Service and Guide Dog Etiquette Recommendations

Service and Guide Dogs provide an invaluable service for their disabled handlers. Each may stem from a special breeding program and undergoes training for this most important job. There are guidelines people should follow when in the presence of a Service or Guide Dog promoting the safety and wellbeing for all. Disregarding these guidelines can distract the dog, which can create a dangerous situation for the dog and its handler. Aside from the Americans with Disabilities Act, KSA 39-1103 protects the rights of individuals to utilize Service and Guide Dogs. Interference is a misdemeanor in Kansas under KSA 39-1103. Other states and commonwealths possess similar types of statutes to protect the safety and rights of Service and guide dog teams. For more information about Service and Guide Dogs, click here to visit our resources page.

  • Please don’t touch, talk, feed or otherwise distract a working Service Dog.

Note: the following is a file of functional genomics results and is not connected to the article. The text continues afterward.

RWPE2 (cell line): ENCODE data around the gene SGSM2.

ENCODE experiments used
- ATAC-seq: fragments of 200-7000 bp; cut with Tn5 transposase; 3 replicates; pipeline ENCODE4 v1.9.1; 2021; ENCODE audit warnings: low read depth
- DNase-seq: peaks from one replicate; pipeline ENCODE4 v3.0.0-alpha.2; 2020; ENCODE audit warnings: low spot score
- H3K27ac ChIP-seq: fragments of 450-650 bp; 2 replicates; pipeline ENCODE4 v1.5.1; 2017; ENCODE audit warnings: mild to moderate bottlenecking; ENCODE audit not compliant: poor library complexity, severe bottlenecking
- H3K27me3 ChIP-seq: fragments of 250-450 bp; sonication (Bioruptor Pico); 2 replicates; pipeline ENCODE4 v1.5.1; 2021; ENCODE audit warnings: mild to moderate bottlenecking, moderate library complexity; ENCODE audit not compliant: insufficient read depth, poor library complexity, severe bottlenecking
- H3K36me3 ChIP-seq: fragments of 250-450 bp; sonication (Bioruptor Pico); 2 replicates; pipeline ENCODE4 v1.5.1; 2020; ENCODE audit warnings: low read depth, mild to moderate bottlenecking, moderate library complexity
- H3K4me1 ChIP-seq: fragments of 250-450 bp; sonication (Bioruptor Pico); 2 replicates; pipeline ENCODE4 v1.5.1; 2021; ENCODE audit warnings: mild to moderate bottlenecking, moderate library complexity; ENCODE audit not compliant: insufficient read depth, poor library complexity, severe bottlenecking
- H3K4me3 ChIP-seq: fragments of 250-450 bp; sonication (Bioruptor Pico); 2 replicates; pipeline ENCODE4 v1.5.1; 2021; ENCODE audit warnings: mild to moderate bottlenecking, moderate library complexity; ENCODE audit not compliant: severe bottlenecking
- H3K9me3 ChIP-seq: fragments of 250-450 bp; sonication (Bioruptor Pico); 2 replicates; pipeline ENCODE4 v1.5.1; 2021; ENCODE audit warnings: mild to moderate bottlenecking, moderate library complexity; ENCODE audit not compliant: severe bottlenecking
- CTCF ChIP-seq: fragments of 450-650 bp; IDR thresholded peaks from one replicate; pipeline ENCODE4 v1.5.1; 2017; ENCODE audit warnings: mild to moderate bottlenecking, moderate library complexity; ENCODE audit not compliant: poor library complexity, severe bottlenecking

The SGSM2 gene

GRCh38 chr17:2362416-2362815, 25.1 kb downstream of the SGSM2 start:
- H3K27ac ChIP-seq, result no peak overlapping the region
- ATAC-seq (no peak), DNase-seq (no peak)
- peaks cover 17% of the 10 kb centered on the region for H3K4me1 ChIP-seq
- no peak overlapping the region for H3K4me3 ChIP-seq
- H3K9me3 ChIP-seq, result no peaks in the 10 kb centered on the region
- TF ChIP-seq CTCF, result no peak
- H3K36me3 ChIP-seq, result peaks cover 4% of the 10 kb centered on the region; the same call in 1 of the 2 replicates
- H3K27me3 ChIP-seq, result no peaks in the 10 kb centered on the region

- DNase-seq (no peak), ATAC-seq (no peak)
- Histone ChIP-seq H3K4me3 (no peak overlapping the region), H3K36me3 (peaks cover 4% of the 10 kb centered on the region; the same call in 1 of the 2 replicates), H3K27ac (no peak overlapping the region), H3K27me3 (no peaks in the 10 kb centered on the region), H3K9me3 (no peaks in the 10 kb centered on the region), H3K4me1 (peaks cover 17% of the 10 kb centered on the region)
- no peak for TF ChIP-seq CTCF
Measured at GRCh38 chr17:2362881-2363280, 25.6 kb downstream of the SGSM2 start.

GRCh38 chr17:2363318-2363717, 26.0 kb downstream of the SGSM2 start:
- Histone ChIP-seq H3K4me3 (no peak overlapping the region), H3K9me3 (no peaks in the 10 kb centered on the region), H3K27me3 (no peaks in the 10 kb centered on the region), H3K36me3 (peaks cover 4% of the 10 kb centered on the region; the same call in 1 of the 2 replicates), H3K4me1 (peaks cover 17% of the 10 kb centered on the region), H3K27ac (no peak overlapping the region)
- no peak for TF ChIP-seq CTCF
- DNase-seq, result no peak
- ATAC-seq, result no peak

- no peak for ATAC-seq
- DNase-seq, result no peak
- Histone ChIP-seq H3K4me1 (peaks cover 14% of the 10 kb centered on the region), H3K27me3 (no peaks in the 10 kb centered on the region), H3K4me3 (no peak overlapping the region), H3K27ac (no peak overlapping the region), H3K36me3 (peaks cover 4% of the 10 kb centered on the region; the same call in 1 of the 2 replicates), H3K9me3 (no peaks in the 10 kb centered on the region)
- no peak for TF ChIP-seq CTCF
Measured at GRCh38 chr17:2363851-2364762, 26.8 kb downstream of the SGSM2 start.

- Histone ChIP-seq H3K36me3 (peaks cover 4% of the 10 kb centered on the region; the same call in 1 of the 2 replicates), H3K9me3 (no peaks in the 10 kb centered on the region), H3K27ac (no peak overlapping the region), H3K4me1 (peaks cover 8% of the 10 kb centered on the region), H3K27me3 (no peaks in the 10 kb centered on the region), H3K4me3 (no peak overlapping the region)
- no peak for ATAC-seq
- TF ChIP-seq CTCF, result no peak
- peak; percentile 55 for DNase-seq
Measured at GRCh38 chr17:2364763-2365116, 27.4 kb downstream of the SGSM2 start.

• Do not let your pets freely roam neighborhoods, front yards, or other public spaces, something most communities, townships, associations, etc… mandate.
  • Don’t treat the dog as a pet; give him the respect of a working dog.
  • Speak to the handler, not the dog.
  • Some handlers will allow petting, but be sure to ask before doing so.  If allowed, don’t pat the dog on the head, stroke the dog on the shoulder area.
  • Do not attempt to give Service and Guide Dogs commands; allow the handler to do so.
  • Service and Guide Dogs team have the right of way.  Don’t try to take control in situations unfamiliar to the dog or handler, but please assist the handler upon their request.
  • When walking with a Service and Guide Dog team, you should not walk on the dog’s left side, as it may become distracted or confused. Ask the handler where you should walk.
  • Many Service and especially guide Dogs receive training to walk on the left side of paths, sidewalks, streets, etc… This is for the safety of the handler, so permit them the right away.
  • Do not allow your pets to challenge or intimidate a Service and Guide Dog.  You should allow them to meet on neutral ground.

These pearls of wisdom originated from the Guide Dog Foundation’s Service and Guide Dog etiquette recommendations. Please visit this link to read the original. Also, consider donating to either the Guide Dog Foundation or America’s Vet Dogs. Both provide efficacious Service and Guide Dogs to individuals with disabilities.